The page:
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, 15 (2), 155-63

A Guideline of Selecting and Reporting Intraclass Correlation Coefficients for Reliability Research


A Guideline of Selecting and Reporting Intraclass Correlation Coefficients for Reliability Research

Terry K Koo et al. J Chiropr Med.

Erratum in


Objective: Intraclass correlation coefficient (ICC) is a widely used reliability index in test-retest, intrarater, and interrater reliability analyses. This article introduces the basic concept of ICC in the content of reliability analysis.

Discussion for researchers: There are 10 forms of ICCs. Because each form involves distinct assumptions in their calculation and will lead to different interpretations, researchers should explicitly specify the ICC form they used in their calculation. A thorough review of the research design is needed in selecting the appropriate form of ICC to evaluate reliability. The best practice of reporting ICC should include software information, "model," "type," and "definition" selections.

Discussion for readers: When coming across an article that includes ICC, readers should first check whether information about the ICC form has been reported and if an appropriate ICC form was used. Based on the 95% confident interval of the ICC estimate, values less than 0.5, between 0.5 and 0.75, between 0.75 and 0.9, and greater than 0.90 are indicative of poor, moderate, good, and excellent reliability, respectively.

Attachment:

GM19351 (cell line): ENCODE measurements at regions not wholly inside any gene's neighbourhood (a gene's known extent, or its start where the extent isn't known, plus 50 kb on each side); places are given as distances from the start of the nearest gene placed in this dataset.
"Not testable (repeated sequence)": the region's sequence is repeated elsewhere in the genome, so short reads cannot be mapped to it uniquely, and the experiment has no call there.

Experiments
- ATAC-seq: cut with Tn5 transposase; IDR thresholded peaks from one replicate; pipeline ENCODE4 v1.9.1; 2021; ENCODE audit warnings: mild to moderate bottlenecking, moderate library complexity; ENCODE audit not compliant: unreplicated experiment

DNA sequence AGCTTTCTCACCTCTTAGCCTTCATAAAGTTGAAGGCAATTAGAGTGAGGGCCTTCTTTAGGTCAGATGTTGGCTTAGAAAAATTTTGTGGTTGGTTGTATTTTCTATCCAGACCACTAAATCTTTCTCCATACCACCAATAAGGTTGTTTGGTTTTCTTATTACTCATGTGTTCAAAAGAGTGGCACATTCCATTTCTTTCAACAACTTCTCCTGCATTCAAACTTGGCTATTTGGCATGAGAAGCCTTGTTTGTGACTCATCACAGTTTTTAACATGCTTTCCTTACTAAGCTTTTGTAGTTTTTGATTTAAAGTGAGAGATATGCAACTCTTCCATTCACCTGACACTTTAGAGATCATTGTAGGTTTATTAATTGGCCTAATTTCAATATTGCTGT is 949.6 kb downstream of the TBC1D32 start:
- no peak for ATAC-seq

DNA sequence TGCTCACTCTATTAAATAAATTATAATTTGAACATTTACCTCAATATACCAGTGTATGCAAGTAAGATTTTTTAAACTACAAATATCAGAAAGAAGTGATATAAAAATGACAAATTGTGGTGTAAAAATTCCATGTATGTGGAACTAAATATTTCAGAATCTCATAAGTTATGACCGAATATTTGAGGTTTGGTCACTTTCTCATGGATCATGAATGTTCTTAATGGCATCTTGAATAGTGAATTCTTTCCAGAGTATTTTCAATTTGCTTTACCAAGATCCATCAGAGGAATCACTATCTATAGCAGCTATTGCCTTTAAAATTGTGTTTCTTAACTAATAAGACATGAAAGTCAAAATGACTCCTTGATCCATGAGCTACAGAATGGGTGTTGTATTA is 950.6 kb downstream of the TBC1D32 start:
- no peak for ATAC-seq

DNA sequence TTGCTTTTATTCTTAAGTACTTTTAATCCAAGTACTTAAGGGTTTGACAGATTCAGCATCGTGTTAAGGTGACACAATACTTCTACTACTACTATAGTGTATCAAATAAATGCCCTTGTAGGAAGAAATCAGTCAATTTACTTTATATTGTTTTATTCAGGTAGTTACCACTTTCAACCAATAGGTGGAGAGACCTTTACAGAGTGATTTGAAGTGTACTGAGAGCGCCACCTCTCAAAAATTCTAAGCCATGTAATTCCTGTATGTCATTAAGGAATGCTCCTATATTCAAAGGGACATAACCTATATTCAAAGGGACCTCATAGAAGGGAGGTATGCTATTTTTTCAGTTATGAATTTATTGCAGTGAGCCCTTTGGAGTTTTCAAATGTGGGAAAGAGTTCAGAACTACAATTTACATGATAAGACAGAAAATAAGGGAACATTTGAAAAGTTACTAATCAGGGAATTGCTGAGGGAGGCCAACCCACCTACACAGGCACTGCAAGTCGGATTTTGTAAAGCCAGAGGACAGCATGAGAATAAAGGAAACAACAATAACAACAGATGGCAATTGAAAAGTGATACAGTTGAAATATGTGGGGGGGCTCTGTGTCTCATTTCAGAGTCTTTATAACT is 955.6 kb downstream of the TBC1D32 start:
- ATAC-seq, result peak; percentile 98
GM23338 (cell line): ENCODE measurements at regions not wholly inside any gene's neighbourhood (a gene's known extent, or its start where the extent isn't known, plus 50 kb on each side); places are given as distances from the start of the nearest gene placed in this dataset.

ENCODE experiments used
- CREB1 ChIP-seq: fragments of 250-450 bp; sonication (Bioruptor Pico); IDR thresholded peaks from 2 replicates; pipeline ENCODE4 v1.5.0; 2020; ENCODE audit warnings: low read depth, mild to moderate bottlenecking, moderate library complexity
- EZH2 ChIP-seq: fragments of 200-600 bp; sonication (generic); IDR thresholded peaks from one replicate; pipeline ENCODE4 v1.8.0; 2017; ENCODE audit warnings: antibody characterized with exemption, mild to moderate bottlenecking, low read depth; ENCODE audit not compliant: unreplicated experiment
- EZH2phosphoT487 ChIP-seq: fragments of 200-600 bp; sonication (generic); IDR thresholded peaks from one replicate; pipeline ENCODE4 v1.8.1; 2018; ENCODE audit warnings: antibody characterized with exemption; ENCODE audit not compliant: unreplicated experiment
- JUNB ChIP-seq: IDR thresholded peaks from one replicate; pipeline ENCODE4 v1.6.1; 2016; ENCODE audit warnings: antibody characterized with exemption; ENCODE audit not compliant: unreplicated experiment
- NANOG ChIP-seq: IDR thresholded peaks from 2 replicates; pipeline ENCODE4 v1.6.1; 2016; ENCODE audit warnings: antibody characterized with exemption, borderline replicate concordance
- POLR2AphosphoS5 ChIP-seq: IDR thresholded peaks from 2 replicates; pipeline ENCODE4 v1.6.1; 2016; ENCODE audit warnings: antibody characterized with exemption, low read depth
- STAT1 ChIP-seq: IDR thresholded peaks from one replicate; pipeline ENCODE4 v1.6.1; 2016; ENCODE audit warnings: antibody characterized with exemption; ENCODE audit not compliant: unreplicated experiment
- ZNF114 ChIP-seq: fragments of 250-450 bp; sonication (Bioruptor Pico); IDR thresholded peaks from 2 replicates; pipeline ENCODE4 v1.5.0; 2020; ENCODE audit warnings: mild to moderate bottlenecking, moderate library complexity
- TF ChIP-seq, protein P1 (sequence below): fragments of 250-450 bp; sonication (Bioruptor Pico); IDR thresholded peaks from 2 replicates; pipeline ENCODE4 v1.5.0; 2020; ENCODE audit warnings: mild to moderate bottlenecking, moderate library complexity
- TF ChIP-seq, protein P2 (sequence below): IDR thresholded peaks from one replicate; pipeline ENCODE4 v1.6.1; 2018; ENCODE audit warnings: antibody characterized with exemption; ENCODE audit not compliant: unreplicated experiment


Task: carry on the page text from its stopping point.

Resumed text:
Conclusion: This article provides a practical guideline for clinical researchers to choose the correct form of ICC and suggests the best practice of reporting ICC parameters in scientific publications. This article also gives readers an appreciation for what to look for when coming across ICC while reading an article.

Keywords: Reliability and validity; Research; Statistics.


Fig 1
Fig 1
A flowchart showing the selection process of the ICC form based on the experimental design of a reliability study. The process involves the selection of the appropriate model (ie, 1-way random effects, 2-way random effects, or 2-way fixed effects), type (ie, single rater/measurement or the mean of k raters/measurements), and definition of relationship considered to be important (ie, consistency or absolute agreement).
Fig 2
Fig 2
Hypothetical data illustrating how different forms of ICC can give different results when applied to the same set of data and how the nature of the data affects the ICC estimates of different forms.
Fig 3
Fig 3
A flowchart showing readers how to interpret ICC in published studies. Values less than 0.5 are indicative of poor reliability, values between 0.5 and 0.75 indicate moderate reliability, values between 0.75 and 0.9 indicate good reliability, and values greater than 0.90 indicate excellent reliability.

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